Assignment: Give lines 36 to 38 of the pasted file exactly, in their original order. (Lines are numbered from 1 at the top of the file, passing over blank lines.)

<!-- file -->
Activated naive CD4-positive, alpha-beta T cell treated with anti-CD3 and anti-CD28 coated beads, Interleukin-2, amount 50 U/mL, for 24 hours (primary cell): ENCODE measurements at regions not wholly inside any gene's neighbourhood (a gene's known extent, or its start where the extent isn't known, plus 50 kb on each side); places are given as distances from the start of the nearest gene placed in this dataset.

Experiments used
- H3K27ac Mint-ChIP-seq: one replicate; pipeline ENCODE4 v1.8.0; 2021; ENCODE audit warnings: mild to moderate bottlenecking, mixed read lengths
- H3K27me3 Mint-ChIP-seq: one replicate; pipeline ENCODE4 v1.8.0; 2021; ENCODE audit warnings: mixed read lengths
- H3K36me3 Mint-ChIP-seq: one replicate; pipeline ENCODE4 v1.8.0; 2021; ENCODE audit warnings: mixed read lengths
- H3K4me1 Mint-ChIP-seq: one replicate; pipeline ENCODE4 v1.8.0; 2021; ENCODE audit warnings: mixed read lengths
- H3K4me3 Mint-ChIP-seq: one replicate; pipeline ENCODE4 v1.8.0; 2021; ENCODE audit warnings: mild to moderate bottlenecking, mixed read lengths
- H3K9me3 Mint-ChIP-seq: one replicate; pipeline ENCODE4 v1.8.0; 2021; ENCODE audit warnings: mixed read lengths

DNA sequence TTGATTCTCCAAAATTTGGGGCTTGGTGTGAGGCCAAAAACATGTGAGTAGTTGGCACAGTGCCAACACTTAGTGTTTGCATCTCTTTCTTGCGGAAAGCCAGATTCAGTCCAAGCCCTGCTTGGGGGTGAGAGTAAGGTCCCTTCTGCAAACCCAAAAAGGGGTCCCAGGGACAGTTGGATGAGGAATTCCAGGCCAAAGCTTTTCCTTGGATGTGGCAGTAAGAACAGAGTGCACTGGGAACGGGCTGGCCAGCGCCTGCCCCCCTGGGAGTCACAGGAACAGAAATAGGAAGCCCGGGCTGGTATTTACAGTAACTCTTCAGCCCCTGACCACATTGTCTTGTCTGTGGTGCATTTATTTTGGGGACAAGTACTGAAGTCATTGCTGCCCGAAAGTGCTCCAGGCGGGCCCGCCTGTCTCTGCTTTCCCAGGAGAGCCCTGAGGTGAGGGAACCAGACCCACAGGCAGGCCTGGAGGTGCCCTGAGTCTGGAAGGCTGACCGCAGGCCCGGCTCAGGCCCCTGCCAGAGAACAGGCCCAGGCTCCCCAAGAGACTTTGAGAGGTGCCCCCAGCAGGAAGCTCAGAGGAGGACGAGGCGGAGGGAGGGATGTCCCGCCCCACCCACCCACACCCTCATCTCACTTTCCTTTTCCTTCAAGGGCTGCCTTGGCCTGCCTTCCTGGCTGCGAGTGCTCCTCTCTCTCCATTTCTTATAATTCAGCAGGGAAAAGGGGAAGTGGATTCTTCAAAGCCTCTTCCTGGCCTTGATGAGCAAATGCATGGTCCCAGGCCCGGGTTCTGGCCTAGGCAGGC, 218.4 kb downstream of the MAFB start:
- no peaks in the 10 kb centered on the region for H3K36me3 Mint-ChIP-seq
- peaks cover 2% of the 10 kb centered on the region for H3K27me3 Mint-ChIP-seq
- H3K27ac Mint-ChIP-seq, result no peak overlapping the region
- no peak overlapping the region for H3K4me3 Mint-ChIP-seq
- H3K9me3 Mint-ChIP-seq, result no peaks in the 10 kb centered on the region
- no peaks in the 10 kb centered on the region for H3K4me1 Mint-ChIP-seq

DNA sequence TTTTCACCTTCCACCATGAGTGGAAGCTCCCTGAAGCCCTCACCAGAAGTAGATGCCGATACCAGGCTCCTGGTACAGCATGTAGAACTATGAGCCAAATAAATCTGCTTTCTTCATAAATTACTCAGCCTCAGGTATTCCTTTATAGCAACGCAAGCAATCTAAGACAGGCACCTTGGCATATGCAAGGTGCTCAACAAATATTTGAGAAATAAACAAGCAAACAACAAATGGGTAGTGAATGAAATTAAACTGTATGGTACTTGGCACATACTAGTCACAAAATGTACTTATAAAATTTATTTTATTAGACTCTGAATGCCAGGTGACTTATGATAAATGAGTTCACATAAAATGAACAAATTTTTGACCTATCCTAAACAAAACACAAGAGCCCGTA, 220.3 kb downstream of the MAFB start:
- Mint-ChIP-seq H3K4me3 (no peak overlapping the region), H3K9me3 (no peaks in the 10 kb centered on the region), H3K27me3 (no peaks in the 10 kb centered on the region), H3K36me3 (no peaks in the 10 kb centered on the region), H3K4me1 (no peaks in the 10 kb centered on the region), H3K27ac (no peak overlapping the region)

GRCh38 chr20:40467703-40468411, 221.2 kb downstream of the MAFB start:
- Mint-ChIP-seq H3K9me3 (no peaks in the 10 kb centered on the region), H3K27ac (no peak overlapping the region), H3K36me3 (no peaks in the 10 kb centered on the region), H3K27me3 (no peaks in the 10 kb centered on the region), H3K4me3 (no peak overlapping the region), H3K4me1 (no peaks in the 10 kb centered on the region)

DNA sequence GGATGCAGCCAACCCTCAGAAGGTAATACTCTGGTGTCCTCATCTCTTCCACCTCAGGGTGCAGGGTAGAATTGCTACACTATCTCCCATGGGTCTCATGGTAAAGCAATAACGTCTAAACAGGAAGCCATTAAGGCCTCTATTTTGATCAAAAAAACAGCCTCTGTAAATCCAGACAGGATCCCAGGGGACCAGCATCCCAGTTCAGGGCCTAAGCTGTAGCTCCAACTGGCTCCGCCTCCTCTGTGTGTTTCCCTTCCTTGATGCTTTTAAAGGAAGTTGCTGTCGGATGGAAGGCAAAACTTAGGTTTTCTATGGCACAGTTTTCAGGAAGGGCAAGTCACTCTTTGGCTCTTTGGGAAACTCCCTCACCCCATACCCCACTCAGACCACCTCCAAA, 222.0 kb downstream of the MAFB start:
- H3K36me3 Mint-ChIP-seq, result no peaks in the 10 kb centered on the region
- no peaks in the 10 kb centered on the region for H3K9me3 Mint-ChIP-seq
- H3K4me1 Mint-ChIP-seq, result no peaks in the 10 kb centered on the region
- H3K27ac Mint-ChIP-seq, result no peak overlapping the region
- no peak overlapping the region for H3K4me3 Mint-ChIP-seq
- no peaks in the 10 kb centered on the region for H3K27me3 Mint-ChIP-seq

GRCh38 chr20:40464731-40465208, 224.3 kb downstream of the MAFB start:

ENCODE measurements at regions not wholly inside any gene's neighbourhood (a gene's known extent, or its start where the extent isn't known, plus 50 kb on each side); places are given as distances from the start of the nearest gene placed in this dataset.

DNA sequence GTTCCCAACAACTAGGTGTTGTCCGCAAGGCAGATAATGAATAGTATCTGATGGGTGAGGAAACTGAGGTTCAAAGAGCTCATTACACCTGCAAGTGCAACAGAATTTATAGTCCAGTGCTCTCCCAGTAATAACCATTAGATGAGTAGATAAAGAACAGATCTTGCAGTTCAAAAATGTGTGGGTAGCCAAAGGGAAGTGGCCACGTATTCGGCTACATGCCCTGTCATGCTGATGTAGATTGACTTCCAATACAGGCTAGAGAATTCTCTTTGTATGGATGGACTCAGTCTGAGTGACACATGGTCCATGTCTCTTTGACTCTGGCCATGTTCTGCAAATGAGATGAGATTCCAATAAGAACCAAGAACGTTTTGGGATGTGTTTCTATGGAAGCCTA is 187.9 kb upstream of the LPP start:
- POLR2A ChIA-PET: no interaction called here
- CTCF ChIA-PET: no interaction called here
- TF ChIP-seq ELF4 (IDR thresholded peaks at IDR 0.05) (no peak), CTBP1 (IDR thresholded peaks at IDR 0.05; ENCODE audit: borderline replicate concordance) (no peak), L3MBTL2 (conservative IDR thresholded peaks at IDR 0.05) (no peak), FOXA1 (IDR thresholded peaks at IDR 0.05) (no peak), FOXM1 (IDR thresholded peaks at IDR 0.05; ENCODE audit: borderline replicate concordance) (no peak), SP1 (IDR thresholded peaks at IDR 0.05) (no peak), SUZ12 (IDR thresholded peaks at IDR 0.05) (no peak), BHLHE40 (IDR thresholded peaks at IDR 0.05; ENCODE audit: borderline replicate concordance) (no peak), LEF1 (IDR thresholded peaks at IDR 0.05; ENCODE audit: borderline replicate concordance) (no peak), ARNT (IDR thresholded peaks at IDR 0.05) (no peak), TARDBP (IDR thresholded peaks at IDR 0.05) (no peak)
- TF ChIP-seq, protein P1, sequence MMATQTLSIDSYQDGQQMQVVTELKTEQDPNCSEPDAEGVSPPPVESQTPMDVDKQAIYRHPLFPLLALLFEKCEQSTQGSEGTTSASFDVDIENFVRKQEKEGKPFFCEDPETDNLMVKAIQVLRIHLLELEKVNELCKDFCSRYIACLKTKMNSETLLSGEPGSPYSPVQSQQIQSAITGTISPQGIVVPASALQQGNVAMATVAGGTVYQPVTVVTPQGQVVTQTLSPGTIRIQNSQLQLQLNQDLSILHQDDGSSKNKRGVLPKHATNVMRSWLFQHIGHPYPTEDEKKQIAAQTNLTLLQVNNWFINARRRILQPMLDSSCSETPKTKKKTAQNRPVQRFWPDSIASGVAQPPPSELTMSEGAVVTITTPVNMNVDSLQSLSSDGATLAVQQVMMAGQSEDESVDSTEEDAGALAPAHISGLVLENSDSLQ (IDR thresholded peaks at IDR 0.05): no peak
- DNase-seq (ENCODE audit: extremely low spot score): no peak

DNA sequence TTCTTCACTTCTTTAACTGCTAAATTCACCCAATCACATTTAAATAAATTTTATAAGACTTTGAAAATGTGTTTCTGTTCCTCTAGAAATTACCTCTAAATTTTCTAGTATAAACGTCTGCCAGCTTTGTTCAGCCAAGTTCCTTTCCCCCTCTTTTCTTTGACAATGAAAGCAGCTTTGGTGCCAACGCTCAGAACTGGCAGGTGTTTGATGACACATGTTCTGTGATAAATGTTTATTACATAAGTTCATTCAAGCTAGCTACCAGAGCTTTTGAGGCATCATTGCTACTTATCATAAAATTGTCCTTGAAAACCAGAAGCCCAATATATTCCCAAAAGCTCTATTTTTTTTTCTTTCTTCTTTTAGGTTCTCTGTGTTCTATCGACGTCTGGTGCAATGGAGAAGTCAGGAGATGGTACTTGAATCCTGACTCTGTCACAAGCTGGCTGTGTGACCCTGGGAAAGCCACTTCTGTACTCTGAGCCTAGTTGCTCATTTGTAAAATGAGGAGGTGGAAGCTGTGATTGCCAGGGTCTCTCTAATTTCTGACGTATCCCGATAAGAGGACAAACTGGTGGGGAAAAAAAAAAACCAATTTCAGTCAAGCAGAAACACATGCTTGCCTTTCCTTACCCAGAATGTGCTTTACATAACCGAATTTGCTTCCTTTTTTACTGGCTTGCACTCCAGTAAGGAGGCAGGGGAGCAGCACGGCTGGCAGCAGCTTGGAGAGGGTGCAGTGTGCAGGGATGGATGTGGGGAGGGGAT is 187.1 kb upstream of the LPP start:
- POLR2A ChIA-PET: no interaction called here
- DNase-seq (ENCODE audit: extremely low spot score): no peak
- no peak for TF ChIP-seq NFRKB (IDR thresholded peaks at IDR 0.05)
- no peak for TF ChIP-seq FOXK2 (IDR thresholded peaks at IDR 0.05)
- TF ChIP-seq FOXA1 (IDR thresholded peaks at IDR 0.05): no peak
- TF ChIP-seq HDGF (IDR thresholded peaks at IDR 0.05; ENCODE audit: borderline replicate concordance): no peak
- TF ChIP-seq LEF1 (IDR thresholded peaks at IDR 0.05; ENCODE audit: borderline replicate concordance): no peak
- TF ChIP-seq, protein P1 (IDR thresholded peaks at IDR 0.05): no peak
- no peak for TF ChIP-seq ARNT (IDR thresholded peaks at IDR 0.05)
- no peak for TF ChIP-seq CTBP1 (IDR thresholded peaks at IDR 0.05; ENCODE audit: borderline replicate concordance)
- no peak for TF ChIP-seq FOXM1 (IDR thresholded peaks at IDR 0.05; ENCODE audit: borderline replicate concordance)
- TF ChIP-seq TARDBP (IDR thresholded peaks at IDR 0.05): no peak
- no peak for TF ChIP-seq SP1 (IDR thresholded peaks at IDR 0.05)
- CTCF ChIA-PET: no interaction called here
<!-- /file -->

- POLR2A ChIA-PET: no interaction called here
- DNase-seq (ENCODE audit: extremely low spot score): no peak
- no peak for TF ChIP-seq NFRKB (IDR thresholded peaks at IDR 0.05)